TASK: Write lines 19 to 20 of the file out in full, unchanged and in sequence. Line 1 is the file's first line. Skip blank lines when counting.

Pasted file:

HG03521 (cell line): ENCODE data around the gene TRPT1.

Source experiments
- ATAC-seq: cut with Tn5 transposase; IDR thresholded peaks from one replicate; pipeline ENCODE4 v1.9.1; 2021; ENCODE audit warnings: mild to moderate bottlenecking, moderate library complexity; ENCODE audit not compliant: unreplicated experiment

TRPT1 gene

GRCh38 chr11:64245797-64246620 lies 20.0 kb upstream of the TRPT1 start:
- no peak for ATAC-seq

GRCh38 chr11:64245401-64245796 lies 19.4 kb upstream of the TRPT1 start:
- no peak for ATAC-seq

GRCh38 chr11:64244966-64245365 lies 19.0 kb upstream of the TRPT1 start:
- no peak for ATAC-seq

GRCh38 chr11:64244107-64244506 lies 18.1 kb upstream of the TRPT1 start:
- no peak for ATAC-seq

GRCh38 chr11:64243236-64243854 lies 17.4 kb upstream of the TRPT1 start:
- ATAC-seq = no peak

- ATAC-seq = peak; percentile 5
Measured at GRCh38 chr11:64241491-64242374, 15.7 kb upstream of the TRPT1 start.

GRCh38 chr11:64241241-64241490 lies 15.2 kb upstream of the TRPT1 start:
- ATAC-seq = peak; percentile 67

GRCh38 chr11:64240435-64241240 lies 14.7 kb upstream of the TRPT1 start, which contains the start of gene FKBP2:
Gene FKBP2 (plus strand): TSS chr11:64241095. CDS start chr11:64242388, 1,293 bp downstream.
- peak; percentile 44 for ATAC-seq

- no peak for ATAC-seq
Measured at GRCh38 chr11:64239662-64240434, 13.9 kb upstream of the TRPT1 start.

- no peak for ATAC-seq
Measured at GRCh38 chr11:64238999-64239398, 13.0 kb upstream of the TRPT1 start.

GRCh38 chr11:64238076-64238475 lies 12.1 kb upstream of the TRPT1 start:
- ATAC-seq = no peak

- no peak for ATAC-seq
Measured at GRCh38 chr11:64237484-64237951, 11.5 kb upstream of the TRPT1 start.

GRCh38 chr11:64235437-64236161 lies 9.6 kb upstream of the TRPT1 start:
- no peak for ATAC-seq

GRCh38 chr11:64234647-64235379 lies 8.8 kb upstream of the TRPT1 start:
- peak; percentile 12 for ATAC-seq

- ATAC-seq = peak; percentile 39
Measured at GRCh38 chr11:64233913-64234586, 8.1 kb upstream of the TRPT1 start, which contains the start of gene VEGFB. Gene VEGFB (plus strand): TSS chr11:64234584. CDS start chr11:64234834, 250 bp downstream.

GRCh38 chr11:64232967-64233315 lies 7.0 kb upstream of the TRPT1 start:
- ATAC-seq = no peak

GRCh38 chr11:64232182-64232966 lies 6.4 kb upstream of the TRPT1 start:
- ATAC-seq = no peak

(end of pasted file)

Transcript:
GRCh38 chr11:64240435-64241240 lies 14.7 kb upstream of the TRPT1 start, which contains the start of gene FKBP2:
Gene FKBP2 (plus strand): TSS chr11:64241095. CDS start chr11:64242388, 1,293 bp downstream.